De Schutter started on Brukel more than three years ago, during a semester-long sabbatical. Research for Brukel actually started a few years earlier. Though he hadn’t committed to making the game quite yet, De Schutter started interviewing his grandmother about her childhood, recording as many of her stories as possible. Just having them was important.
Part of Brukel’s arc is tracking his grandmother’s tough early years, which started before the war broke out and all hell broke loose. After her mother died at an extremely young age, his grandmother and her older sister were forced to take care of the six (!!) younger children themselves, while their older brother and father tended to the farm. There was no playing.
“My grandmother, her older sister—jesus christ, what they did for the family is insane,” he said. “This is a story about strong women. I'm not necessarily making this game as a feminist statement, but this game is a very strong feminist statement without even trying, you know? What they did with that family, how they managed to get everyone through the war.”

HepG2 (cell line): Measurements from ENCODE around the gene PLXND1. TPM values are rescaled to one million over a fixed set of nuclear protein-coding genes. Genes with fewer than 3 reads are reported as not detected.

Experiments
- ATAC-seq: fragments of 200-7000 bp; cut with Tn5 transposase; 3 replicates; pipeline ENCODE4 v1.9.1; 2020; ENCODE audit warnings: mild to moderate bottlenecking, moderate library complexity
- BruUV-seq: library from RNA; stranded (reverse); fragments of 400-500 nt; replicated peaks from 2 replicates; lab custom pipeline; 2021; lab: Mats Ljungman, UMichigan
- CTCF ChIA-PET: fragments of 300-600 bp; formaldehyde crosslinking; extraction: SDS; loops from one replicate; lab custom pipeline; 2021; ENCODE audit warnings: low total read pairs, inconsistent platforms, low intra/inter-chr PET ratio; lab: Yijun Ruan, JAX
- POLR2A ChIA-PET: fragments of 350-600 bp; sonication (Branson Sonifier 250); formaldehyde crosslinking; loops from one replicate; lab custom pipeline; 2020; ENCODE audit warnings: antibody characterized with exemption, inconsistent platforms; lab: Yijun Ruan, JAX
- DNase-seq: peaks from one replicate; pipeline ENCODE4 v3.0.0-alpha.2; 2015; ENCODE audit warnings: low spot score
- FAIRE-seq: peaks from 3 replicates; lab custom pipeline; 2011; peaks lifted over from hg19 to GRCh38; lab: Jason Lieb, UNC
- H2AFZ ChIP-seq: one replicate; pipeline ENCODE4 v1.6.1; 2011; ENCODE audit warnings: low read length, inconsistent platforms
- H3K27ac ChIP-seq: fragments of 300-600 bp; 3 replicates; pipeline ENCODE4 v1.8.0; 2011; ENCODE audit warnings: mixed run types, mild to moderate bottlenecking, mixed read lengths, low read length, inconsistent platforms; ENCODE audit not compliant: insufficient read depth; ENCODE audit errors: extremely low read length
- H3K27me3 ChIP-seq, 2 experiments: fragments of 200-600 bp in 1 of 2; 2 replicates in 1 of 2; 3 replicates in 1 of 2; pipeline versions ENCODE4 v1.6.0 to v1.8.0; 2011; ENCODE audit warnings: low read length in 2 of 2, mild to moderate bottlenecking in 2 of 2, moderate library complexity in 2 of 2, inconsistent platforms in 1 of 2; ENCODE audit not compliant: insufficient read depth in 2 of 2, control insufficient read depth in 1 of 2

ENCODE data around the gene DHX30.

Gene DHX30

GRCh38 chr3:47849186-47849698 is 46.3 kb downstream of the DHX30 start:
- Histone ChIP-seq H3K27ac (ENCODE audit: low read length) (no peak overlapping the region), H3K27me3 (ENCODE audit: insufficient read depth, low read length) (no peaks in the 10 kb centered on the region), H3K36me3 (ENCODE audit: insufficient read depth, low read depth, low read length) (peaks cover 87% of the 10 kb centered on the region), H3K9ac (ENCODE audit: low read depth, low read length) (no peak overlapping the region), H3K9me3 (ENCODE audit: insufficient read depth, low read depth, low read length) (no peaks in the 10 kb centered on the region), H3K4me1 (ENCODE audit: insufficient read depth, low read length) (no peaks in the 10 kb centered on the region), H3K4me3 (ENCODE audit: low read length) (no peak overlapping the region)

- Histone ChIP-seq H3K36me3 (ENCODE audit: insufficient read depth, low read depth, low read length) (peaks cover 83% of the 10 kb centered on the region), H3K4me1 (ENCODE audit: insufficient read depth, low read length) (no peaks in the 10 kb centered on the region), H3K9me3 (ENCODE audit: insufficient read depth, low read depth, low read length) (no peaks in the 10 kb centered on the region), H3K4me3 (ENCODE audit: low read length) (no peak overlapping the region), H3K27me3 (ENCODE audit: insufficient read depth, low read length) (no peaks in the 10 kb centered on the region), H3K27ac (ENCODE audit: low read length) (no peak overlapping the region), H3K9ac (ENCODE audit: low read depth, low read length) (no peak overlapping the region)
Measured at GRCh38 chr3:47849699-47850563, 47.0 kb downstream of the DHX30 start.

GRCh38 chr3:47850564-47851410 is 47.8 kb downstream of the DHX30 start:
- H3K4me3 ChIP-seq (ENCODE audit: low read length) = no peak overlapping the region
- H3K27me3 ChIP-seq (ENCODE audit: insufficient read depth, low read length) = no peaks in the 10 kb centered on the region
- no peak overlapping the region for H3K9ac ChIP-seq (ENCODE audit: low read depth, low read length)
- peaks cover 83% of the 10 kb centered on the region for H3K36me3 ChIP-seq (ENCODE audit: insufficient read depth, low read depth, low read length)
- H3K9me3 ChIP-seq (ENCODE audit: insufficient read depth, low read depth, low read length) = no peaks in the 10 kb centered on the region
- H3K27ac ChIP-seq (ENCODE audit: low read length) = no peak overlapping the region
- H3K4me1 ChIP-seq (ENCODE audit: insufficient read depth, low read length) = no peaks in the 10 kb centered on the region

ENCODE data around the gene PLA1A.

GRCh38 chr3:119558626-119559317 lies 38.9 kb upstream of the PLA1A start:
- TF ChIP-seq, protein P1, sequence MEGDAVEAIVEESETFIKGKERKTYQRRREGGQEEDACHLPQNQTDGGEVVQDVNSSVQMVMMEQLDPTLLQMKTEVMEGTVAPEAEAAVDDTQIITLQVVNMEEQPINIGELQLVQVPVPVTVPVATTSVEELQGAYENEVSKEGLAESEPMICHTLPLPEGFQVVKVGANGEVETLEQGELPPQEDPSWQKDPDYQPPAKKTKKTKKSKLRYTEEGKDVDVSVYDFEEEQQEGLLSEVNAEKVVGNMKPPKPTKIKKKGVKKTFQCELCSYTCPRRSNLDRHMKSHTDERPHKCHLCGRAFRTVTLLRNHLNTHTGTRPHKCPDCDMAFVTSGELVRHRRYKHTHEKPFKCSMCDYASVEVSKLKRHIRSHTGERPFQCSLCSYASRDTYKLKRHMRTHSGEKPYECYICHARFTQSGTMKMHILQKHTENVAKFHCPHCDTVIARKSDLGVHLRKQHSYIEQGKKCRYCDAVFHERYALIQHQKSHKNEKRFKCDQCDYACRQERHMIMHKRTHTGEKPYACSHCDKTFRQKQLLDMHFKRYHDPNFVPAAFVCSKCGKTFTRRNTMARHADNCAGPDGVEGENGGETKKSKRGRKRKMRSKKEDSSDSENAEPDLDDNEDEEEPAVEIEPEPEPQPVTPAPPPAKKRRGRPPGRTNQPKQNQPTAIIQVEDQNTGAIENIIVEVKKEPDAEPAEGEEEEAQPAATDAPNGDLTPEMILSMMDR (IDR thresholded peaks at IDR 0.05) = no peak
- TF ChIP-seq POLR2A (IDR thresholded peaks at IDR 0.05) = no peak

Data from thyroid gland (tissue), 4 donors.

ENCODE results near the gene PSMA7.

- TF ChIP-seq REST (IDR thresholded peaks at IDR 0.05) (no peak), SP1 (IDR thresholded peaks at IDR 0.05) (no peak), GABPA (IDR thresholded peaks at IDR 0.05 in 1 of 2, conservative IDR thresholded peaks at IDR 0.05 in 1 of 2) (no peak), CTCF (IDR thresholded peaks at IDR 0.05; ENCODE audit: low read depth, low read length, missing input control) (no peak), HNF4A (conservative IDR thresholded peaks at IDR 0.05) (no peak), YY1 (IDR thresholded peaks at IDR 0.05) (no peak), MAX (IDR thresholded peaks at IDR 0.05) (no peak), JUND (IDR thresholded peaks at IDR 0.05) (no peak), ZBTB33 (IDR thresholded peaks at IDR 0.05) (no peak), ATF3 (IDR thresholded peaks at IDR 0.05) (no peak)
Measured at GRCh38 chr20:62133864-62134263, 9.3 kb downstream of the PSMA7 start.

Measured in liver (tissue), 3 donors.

Setting the game inside his grandmother’s farmhouse was a neat idea in theory, but presented a huge practical challenge; there were no photos of the interior of the house, nor any blueprints to work off of. Instead, De Schutter sat down with a sheet of paper and asked his grandmother to describe the house. What did she see? What was around the corner?
“I just started sketching,” he said. “‘Do you like what I sketched?’ ‘No, it has to be like this, it has to be like this.’ The entire reconstruction of the house, she was heavily involved with. We turned those into 3D models and then I go back to her and go ‘Is this what it's supposed to look like?’ She would still make changes and we'd adjust the 3D model.”